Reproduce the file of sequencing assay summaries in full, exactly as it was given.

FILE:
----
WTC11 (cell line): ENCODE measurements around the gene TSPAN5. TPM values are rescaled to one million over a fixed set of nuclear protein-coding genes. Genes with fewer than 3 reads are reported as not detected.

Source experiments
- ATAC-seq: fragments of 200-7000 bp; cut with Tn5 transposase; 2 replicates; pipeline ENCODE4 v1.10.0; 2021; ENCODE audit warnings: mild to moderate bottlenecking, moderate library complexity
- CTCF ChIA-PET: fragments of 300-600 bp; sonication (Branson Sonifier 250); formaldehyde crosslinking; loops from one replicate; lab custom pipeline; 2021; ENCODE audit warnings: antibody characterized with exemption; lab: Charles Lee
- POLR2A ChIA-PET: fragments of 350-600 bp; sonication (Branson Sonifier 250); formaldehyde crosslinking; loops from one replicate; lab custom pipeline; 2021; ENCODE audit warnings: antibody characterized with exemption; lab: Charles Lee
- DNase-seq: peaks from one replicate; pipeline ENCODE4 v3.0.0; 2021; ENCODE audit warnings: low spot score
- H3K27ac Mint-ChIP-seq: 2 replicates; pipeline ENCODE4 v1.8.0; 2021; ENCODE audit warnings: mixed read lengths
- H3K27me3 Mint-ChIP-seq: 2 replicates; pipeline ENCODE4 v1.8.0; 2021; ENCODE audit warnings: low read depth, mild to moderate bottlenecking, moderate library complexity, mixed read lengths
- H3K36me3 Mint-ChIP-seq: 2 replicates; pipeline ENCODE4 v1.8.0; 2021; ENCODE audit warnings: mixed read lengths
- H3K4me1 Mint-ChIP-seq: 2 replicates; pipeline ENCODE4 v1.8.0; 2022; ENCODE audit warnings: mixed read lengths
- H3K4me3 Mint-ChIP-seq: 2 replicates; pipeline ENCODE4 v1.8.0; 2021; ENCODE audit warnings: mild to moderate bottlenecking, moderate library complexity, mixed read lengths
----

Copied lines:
WTC11 (cell line): ENCODE measurements around the gene TSPAN5. TPM values are rescaled to one million over a fixed set of nuclear protein-coding genes. Genes with fewer than 3 reads are reported as not detected.

Source experiments
- ATAC-seq: fragments of 200-7000 bp; cut with Tn5 transposase; 2 replicates; pipeline ENCODE4 v1.10.0; 2021; ENCODE audit warnings: mild to moderate bottlenecking, moderate library complexity
- CTCF ChIA-PET: fragments of 300-600 bp; sonication (Branson Sonifier 250); formaldehyde crosslinking; loops from one replicate; lab custom pipeline; 2021; ENCODE audit warnings: antibody characterized with exemption; lab: Charles Lee
- POLR2A ChIA-PET: fragments of 350-600 bp; sonication (Branson Sonifier 250); formaldehyde crosslinking; loops from one replicate; lab custom pipeline; 2021; ENCODE audit warnings: antibody characterized with exemption; lab: Charles Lee
- DNase-seq: peaks from one replicate; pipeline ENCODE4 v3.0.0; 2021; ENCODE audit warnings: low spot score
- H3K27ac Mint-ChIP-seq: 2 replicates; pipeline ENCODE4 v1.8.0; 2021; ENCODE audit warnings: mixed read lengths
- H3K27me3 Mint-ChIP-seq: 2 replicates; pipeline ENCODE4 v1.8.0; 2021; ENCODE audit warnings: low read depth, mild to moderate bottlenecking, moderate library complexity, mixed read lengths
- H3K36me3 Mint-ChIP-seq: 2 replicates; pipeline ENCODE4 v1.8.0; 2021; ENCODE audit warnings: mixed read lengths
- H3K4me1 Mint-ChIP-seq: 2 replicates; pipeline ENCODE4 v1.8.0; 2022; ENCODE audit warnings: mixed read lengths
- H3K4me3 Mint-ChIP-seq: 2 replicates; pipeline ENCODE4 v1.8.0; 2021; ENCODE audit warnings: mild to moderate bottlenecking, moderate library complexity, mixed read lengths